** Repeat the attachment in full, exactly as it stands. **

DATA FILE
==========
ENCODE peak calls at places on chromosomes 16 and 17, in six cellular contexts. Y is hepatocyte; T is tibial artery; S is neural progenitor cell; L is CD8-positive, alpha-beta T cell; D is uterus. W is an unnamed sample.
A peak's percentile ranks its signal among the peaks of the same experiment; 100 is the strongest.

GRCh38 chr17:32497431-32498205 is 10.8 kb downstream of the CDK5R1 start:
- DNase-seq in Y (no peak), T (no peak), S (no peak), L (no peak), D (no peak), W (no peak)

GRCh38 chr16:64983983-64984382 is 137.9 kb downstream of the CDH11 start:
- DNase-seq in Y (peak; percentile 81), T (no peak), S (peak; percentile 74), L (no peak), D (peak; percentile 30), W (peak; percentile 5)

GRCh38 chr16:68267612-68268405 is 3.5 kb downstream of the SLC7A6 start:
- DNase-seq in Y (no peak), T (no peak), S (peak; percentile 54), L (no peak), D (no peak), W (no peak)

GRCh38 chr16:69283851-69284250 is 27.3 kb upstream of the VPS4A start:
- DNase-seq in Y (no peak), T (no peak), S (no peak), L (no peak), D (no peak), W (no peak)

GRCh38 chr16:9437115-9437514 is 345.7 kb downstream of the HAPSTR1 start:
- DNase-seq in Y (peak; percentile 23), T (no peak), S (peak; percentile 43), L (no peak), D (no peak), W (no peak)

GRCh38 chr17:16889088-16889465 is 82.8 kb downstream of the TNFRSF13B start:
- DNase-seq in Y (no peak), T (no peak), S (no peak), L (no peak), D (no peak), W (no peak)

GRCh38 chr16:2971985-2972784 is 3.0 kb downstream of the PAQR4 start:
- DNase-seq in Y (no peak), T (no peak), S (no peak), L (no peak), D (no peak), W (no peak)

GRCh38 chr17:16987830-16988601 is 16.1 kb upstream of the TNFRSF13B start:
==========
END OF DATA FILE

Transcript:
ENCODE peak calls at places on chromosomes 16 and 17, in six cellular contexts. Y is hepatocyte; T is tibial artery; S is neural progenitor cell; L is CD8-positive, alpha-beta T cell; D is uterus. W is an unnamed sample.
A peak's percentile ranks its signal among the peaks of the same experiment; 100 is the strongest.

GRCh38 chr17:32497431-32498205 is 10.8 kb downstream of the CDK5R1 start:
- DNase-seq in Y (no peak), T (no peak), S (no peak), L (no peak), D (no peak), W (no peak)

GRCh38 chr16:64983983-64984382 is 137.9 kb downstream of the CDH11 start:
- DNase-seq in Y (peak; percentile 81), T (no peak), S (peak; percentile 74), L (no peak), D (peak; percentile 30), W (peak; percentile 5)

GRCh38 chr16:68267612-68268405 is 3.5 kb downstream of the SLC7A6 start:
- DNase-seq in Y (no peak), T (no peak), S (peak; percentile 54), L (no peak), D (no peak), W (no peak)

GRCh38 chr16:69283851-69284250 is 27.3 kb upstream of the VPS4A start:
- DNase-seq in Y (no peak), T (no peak), S (no peak), L (no peak), D (no peak), W (no peak)

GRCh38 chr16:9437115-9437514 is 345.7 kb downstream of the HAPSTR1 start:
- DNase-seq in Y (peak; percentile 23), T (no peak), S (peak; percentile 43), L (no peak), D (no peak), W (no peak)

GRCh38 chr17:16889088-16889465 is 82.8 kb downstream of the TNFRSF13B start:
- DNase-seq in Y (no peak), T (no peak), S (no peak), L (no peak), D (no peak), W (no peak)

GRCh38 chr16:2971985-2972784 is 3.0 kb downstream of the PAQR4 start:
- DNase-seq in Y (no peak), T (no peak), S (no peak), L (no peak), D (no peak), W (no peak)

GRCh38 chr17:16987830-16988601 is 16.1 kb upstream of the TNFRSF13B start: